Dolce and Gabbana is over. This was the message sent by the Chinese after a 24-hour social media whirlwind that resulted in public boycotts by Chinese celebrities, videos of Chinese fans and consumers burning D&G garments and ultimately, the cancellation of the brand’s Shanghai fashion show by the Shanghai Bureau of Cultural Affairs. All of this was in retaliation to Stefano Gabbana, designer and namesake of the Italian luxury fashion house, and his racist exchanges via Instagram in argument over blatantly racist advertisements for the D&G Shanghai fashion show. The advertisements are best described as a corporate “ni hao” catcall: unsettling, racist and rooted in a lazy ignorance, featuring a Chinese model who embodies the archaic caricature of a submissive and silent East Asian woman, giggling as she struggles to eat Italian foods with chopsticks. The discomfort is furthered as the Chinese game show host voiceover, whose mispronunciation of Dolce and Gabbana is emphasized as an element of “kitsch,” expounds condescending rhetoric that in direct translation varies from “use those two little sticks to eat the pizza” to “that’s too big for you to handle.”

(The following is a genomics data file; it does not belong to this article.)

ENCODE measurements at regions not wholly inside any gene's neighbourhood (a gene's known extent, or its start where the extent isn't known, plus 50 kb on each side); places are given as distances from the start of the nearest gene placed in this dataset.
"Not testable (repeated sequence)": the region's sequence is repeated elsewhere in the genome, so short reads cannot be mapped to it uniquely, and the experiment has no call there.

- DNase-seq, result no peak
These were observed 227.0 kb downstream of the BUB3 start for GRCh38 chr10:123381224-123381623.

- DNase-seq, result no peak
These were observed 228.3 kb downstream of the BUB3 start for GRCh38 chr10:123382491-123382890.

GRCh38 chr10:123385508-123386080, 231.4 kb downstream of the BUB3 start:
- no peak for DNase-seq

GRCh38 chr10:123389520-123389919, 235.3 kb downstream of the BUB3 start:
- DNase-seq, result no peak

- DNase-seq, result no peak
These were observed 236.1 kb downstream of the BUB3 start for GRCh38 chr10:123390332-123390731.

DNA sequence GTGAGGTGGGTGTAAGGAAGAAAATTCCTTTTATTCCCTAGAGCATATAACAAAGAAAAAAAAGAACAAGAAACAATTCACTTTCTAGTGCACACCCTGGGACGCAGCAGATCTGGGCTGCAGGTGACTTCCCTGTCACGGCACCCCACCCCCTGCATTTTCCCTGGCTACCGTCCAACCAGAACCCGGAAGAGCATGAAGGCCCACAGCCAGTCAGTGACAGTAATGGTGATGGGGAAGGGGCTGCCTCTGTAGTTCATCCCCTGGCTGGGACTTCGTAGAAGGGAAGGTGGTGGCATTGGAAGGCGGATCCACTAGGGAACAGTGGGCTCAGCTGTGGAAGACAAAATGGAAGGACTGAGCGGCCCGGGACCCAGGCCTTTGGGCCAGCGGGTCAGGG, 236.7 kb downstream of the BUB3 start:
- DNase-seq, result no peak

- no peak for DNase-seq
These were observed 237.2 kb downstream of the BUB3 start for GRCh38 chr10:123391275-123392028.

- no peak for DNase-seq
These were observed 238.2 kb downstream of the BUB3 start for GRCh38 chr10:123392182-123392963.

These advertisements resulted in an immediate outcry and an Instagram DM showdown between Instagram user Michaela Tronova and Stefano Gabbana himself, where it was made clear that Gabbana was a racist as he issued tired insults such as “dog-eater” and “China Ignorant Dirty Smelling Mafia.” The Instagram account Diet Prada (@diet_prada), renowned for calling out fashion copycats, publicized these exchanges, inciting an outrage that swept across social media platforms. What followed was what felt like a testament to the power of the Chinese, a power that Gabbana had underestimated, forcing D&G to abandon its show and issue a half-hearted video apology.